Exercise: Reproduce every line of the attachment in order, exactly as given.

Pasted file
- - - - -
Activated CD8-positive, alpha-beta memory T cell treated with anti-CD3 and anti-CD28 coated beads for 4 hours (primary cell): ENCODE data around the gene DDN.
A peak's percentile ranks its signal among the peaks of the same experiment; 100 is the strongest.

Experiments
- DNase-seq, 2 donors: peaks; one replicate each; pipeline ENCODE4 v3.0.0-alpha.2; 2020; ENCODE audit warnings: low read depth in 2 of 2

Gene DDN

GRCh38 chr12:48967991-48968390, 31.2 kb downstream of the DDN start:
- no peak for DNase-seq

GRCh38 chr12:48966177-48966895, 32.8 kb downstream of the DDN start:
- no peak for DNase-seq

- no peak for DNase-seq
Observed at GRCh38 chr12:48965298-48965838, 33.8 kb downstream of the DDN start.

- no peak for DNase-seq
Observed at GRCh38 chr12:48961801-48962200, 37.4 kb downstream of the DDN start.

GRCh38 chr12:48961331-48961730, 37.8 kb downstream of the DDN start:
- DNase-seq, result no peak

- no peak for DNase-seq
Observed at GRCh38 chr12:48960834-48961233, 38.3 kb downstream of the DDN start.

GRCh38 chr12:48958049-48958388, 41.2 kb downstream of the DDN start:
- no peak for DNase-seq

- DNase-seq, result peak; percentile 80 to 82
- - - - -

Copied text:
Activated CD8-positive, alpha-beta memory T cell treated with anti-CD3 and anti-CD28 coated beads for 4 hours (primary cell): ENCODE data around the gene DDN.
A peak's percentile ranks its signal among the peaks of the same experiment; 100 is the strongest.

Experiments
- DNase-seq, 2 donors: peaks; one replicate each; pipeline ENCODE4 v3.0.0-alpha.2; 2020; ENCODE audit warnings: low read depth in 2 of 2

Gene DDN

GRCh38 chr12:48967991-48968390, 31.2 kb downstream of the DDN start:
- no peak for DNase-seq

GRCh38 chr12:48966177-48966895, 32.8 kb downstream of the DDN start:
- no peak for DNase-seq

- no peak for DNase-seq
Observed at GRCh38 chr12:48965298-48965838, 33.8 kb downstream of the DDN start.

- no peak for DNase-seq
Observed at GRCh38 chr12:48961801-48962200, 37.4 kb downstream of the DDN start.

GRCh38 chr12:48961331-48961730, 37.8 kb downstream of the DDN start:
- DNase-seq, result no peak

- no peak for DNase-seq
Observed at GRCh38 chr12:48960834-48961233, 38.3 kb downstream of the DDN start.

GRCh38 chr12:48958049-48958388, 41.2 kb downstream of the DDN start:
- no peak for DNase-seq

- DNase-seq, result peak; percentile 80 to 82